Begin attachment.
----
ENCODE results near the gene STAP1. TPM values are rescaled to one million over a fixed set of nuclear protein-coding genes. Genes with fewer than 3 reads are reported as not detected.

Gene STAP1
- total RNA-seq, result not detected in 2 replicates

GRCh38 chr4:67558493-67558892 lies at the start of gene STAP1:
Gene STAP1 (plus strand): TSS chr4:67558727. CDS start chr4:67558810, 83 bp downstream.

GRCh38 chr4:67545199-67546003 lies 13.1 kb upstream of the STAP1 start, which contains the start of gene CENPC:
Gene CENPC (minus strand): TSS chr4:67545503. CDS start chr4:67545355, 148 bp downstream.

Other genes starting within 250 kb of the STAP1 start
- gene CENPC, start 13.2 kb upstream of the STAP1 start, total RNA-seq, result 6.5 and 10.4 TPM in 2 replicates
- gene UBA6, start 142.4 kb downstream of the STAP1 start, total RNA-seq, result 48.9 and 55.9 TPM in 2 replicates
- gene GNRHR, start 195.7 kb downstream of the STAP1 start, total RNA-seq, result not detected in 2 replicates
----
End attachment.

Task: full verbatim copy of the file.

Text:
ENCODE results near the gene STAP1. TPM values are rescaled to one million over a fixed set of nuclear protein-coding genes. Genes with fewer than 3 reads are reported as not detected.

Gene STAP1
- total RNA-seq, result not detected in 2 replicates

GRCh38 chr4:67558493-67558892 lies at the start of gene STAP1:
Gene STAP1 (plus strand): TSS chr4:67558727. CDS start chr4:67558810, 83 bp downstream.

GRCh38 chr4:67545199-67546003 lies 13.1 kb upstream of the STAP1 start, which contains the start of gene CENPC:
Gene CENPC (minus strand): TSS chr4:67545503. CDS start chr4:67545355, 148 bp downstream.

Other genes starting within 250 kb of the STAP1 start
- gene CENPC, start 13.2 kb upstream of the STAP1 start, total RNA-seq, result 6.5 and 10.4 TPM in 2 replicates
- gene UBA6, start 142.4 kb downstream of the STAP1 start, total RNA-seq, result 48.9 and 55.9 TPM in 2 replicates
- gene GNRHR, start 195.7 kb downstream of the STAP1 start, total RNA-seq, result not detected in 2 replicates